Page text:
9 min read

Healthy Fats and Their Role in Meal Replacements

Meal Replacement &  Healthy Fats

Whether you are prepping for isolation, too busy to prepare a healthy meal, or looking for ways to track your calories and nutrient intake, meal replacements fill many different needs.

However, all users share the desire to curb their hunger while also getting the right amount of nutrients. 

All macronutrients play a role in keeping you feeling full or satiated but they do so in different ways. 

In Soylent, we chose to power our formulas with plant protein, slow and fast burning carbohydrates for a steady release of energy and a blend of mostly unsaturated fats. 

Unlike many other meal replacements, Soylent is high in fats; 47% of the total calories vs 25% of the total calories coming from fat in the leading meal replacement on the market.

Why so much fat? 

We get a lot of comments about this—a lot. 

Using fats, the right fats, provide satiety and the essential fatty acids that you might not find in your typical meal replacement drink. Let’s dive in a little deeper. 

Using fats to stay full. 

For the most part, fat is a slower source of energy. Your body metabolizes it slower than carbohydrates, meaning it helps your body feel fuller for longer periods of time. 

Plus, fats are more energy-dense than carbohydrates. Protein and carbohydrates hold 4 calories per gram while fat holds 9 calories per gram. With moderate consumption, fats can be a great way to help you stay on track with daily calorie goals without leaving you feeling deprived or hungry. 

The perception around the nutritional value of fats have definitely been shifting in the last few years.

Fat is no longer demonized as a nutrient to avoid as it was in the past. Early satiety research inferred that fat may lead to lower satiety or feeling hungry quicker because it is more energy dense and also really tasty. More recent research shows that fat curbs hunger significantly but that not all fats do and that the quality of the fat and the types of carbohydrates consumed with the fat have a big impact on satiety.(1, 2, 3) Polyunsaturated fats have been shown to slow hunger signaling in the body while saturated fats have been shown to promote hunger. (3) All fats are NOT made equal.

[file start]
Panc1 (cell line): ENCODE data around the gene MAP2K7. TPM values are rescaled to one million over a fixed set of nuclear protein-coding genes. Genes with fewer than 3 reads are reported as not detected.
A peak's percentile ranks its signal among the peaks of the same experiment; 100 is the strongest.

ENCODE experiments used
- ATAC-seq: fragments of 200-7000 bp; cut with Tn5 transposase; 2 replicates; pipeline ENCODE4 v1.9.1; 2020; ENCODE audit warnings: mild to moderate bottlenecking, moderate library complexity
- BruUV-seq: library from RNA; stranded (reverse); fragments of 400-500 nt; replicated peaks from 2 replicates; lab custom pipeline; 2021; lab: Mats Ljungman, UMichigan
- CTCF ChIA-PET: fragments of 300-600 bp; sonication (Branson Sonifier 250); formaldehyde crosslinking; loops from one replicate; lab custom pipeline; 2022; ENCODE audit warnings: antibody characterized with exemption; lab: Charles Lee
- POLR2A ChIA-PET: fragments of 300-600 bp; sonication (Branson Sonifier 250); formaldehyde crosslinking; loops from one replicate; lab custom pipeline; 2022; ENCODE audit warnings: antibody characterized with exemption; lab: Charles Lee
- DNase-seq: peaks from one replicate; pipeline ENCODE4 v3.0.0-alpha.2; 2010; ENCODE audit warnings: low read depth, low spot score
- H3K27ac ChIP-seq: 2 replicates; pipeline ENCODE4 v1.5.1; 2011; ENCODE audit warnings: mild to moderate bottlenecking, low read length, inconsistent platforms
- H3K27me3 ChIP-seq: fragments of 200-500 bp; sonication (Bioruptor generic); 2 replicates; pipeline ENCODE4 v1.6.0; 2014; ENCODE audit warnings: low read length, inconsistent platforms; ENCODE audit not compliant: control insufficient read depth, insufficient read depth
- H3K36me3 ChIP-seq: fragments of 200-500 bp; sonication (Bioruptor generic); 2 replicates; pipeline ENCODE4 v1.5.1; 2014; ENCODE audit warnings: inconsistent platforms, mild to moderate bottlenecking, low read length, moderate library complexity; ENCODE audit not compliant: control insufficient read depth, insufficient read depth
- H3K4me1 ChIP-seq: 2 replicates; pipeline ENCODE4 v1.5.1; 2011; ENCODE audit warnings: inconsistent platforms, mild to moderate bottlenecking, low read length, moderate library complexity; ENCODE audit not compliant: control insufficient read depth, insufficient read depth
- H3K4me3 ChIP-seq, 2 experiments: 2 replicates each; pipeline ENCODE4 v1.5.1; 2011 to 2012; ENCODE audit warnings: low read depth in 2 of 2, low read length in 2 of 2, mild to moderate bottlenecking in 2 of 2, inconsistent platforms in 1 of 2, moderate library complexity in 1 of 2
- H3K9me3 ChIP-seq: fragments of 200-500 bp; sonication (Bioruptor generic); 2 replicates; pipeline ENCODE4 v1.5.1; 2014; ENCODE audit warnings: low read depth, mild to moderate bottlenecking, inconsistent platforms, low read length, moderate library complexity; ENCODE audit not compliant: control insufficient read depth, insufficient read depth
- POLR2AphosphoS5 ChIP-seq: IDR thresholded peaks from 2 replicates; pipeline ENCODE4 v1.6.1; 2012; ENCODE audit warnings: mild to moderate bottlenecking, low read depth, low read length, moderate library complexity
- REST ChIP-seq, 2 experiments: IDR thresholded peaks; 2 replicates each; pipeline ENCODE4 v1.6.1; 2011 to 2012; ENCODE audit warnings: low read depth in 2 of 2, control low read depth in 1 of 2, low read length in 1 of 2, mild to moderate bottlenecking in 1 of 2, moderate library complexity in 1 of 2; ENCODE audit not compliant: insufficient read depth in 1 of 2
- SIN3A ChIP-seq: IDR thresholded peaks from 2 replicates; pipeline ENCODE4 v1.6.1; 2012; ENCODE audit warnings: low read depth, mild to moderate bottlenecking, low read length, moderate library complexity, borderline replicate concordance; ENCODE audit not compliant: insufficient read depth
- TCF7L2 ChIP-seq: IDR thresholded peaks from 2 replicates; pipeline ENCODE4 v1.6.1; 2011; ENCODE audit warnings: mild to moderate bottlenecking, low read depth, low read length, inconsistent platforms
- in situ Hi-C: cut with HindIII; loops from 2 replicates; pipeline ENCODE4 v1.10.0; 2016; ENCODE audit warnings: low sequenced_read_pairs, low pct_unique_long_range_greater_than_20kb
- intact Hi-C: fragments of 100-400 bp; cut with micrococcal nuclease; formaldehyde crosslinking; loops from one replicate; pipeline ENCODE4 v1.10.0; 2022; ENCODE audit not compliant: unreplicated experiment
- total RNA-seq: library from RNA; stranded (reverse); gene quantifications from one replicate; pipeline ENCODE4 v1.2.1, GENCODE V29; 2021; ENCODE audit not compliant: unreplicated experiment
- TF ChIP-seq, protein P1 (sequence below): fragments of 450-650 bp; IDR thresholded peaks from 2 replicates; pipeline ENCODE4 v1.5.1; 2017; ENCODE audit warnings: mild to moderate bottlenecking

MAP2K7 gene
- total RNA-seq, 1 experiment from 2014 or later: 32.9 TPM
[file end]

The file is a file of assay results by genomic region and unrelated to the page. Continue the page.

All fats are NOT made equal. 

To say all fats are bad or that all fats are good is simply not true. Fats differ in many ways. So, let’s breakdown all types of fat that we see in our diets—the good, the bad, and the ugly.

Saturated Fats
Saturated fatty acids are a type of fat found in animals but also in plants generally at much lower levels. Saturated fats do not have double bonds and their carbon chain can pack together very tightly which allows them to be solid at room temperature (think of butter or coconut oil).

Saturated fat has long been demonized but the perception is also changing on that nutrient based on more recent research. Essentially, the source of the saturated fat makes a big difference on health outcomes, many foods containing saturated fats may contain a slew of other ingredients negatively contributing to health outcomes. For example, the saturated fat coming from your Soylent drink vs a pepperoni pizza pocket would lead to different outcomes because of the overall diet intake. Also replacing saturated fats with carbohydrates as a source of energy appears to lead to negative health outcomes. (4) Replacing saturated fats with unsaturated fats though remains the recommended approach. (4)

The saturated fat found in Soylent comes from both sunflower oil and canola oil which contain a small amount of saturated fats overall. Our chocolate flavored products also get some of their saturated fat from cocoa powder.